“No,” the blonde looked up from under the car bonnet, “I’m just giving the engine some fresh air. Why do you think I called you?”
The mechanic’s lips twisted in a facial shrug. He remembered his training about customer service. “I’m sorry,” he smiled. “It was a stupid question. Let’s have a look-see.”
The young woman stepped aside and twirled her long hair while the mechanic peered into the car.
“It just sort of conked out,” the woman said. “It was all I could do to pull over to the side.”
“You picked a great spot,” the mechanic looked up and down the deserted road in both directions and the flat, featureless landscape. “You were lucky to get phone signal.”
“Yeah, that’s me: the lucky one. Can you fix it?”
The mechanic sucked in air through his teeth.
“Yes, I should think so, but the bad news is I can’t do it here. Going to have to tow you into town. But that’s a couple of hours away.”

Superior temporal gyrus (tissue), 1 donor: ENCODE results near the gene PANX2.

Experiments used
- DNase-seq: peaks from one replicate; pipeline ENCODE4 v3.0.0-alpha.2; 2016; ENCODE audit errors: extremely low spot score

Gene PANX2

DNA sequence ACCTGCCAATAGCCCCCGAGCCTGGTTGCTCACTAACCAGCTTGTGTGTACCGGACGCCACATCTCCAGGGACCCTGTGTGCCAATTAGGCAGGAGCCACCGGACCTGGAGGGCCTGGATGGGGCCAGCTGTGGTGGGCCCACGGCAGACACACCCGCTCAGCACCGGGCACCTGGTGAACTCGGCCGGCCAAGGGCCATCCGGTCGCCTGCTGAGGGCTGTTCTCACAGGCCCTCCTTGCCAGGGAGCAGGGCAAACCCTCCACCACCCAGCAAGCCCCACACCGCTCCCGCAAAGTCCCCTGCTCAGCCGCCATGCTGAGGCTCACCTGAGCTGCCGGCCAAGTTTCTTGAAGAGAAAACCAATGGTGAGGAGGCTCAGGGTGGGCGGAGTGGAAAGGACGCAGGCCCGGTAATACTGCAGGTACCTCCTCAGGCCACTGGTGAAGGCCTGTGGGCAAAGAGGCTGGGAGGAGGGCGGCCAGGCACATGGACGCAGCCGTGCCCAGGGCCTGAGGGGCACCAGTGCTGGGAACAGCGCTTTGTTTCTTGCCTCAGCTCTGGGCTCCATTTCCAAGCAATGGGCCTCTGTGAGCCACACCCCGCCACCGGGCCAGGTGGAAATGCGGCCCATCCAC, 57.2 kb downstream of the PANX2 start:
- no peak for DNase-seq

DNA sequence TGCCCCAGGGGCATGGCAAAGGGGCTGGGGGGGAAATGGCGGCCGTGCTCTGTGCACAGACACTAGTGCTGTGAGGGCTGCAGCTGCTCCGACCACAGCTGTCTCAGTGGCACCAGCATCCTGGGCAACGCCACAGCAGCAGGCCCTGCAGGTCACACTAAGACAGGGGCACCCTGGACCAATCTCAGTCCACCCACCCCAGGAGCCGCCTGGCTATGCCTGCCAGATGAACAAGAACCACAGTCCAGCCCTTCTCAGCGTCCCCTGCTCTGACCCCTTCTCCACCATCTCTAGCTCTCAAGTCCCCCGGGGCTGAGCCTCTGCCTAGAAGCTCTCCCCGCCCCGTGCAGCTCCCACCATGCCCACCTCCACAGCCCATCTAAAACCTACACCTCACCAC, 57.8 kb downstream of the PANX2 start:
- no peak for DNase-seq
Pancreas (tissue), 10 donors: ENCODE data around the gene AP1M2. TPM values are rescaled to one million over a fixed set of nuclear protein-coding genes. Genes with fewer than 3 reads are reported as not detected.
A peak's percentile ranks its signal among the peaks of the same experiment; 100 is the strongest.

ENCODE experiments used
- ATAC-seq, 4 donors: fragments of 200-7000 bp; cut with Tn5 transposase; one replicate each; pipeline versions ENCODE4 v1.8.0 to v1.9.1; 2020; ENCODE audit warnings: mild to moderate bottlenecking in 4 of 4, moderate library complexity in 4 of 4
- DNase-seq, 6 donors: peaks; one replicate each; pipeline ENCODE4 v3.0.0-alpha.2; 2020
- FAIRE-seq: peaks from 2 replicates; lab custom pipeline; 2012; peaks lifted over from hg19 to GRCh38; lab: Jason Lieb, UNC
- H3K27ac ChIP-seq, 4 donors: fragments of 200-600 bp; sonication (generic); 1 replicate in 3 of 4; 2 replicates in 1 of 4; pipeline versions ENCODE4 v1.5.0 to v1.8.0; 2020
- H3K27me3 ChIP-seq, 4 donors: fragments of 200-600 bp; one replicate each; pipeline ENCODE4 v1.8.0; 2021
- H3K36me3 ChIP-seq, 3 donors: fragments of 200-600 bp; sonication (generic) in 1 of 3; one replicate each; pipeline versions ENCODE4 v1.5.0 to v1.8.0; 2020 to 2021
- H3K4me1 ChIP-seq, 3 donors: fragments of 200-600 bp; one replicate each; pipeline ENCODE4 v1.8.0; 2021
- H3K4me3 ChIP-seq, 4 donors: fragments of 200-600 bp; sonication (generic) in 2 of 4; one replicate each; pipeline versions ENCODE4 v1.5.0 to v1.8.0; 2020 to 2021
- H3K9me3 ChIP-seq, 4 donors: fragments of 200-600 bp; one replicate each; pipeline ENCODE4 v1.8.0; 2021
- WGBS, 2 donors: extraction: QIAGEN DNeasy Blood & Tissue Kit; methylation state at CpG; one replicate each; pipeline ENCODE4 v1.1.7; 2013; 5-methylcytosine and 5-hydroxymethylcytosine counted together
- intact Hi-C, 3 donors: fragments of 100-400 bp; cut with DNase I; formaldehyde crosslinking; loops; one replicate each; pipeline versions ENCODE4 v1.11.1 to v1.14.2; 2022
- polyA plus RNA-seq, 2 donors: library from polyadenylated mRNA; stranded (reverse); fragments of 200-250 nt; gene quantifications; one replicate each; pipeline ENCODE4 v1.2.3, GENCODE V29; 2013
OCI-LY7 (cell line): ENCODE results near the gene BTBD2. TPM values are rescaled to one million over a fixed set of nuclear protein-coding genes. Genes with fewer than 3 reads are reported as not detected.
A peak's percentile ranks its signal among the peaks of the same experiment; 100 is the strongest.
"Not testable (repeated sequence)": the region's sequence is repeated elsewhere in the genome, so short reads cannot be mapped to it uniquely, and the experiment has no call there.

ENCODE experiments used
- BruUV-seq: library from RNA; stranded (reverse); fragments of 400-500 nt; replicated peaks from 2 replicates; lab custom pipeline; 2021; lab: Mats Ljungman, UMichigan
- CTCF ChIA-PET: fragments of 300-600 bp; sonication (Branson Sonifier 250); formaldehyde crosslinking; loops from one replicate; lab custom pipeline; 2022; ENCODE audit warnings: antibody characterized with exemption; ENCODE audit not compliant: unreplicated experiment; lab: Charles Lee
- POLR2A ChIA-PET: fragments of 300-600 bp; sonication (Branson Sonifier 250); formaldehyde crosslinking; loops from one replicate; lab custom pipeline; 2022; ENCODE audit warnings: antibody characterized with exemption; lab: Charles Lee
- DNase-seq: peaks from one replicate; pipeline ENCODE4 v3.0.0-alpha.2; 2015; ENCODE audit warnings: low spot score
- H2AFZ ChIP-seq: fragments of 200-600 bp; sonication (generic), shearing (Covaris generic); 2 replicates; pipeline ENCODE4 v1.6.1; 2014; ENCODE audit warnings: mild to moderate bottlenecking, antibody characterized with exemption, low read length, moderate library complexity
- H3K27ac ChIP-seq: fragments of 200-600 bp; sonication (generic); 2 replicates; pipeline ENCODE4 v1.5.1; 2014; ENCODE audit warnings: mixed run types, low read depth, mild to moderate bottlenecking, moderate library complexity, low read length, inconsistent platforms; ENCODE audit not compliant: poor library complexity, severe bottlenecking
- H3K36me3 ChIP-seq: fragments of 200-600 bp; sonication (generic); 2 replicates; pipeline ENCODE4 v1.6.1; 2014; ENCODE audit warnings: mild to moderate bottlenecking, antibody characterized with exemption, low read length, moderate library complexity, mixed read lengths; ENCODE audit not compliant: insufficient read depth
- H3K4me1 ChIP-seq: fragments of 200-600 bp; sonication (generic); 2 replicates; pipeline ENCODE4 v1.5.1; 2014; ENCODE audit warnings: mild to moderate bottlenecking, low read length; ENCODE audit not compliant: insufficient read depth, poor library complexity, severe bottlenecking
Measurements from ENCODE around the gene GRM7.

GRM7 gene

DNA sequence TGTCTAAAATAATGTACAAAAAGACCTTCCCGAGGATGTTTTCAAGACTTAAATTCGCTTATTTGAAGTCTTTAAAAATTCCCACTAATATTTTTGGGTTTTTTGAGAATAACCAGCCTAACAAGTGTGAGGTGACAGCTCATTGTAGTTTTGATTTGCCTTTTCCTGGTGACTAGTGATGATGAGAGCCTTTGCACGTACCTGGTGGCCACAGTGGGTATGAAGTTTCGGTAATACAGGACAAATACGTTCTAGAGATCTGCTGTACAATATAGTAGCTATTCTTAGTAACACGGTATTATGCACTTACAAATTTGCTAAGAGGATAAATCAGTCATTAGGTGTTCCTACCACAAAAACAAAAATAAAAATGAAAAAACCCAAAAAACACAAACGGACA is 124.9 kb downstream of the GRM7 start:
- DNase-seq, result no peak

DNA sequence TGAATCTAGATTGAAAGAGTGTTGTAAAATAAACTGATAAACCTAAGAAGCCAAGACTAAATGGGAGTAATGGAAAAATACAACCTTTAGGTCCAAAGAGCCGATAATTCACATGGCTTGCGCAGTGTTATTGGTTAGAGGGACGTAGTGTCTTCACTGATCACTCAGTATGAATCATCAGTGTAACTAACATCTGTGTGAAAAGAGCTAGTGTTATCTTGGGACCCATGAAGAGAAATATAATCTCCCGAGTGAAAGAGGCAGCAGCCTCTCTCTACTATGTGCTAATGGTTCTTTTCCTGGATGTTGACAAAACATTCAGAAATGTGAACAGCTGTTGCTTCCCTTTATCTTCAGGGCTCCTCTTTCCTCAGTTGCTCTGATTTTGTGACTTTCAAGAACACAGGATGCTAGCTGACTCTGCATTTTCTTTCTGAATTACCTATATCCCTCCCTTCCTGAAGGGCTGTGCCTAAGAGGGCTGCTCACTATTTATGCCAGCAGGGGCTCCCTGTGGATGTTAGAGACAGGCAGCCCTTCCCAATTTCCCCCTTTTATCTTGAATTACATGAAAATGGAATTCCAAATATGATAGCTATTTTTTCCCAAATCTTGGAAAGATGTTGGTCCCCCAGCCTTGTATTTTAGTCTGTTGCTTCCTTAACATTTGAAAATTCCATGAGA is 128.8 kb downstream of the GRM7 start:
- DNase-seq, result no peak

“Oh, really?” the woman was dismayed. “I haven’t got time. I have to be somewhere.”
“Well, I could try to patch it up, I suppose. And then I could follow you for a while to see that it’s ok.”
“But…” the mechanic looked into her eyes, “what’s in it for me?”
“What do you mean? I pay my subscription. You’re supposed to fix my car.”
“I mean for me personally.” He licked his upper lip. The blonde shuddered.
“Oh, all right then,” she rolled her eyes. “But not out here. In the cab of your truck.”
“Worried somebody might see?” the mechanic laughed and opened the door. The blonde got in first. The mechanic couldn’t believe his luck. He winked at the bobble-headed Jesus on his dashboard.
A short while later, the blonde was driving along. She wiped the blood from her chin and licked her hand clean. That had been so easy, and her new tow-truck was surprisingly easy to handle too.
Perhaps she would happen across a traveller in need of assistance at the side of this long and empty road.
She winked at the bobble-headed Jesus. She really was the lucky one.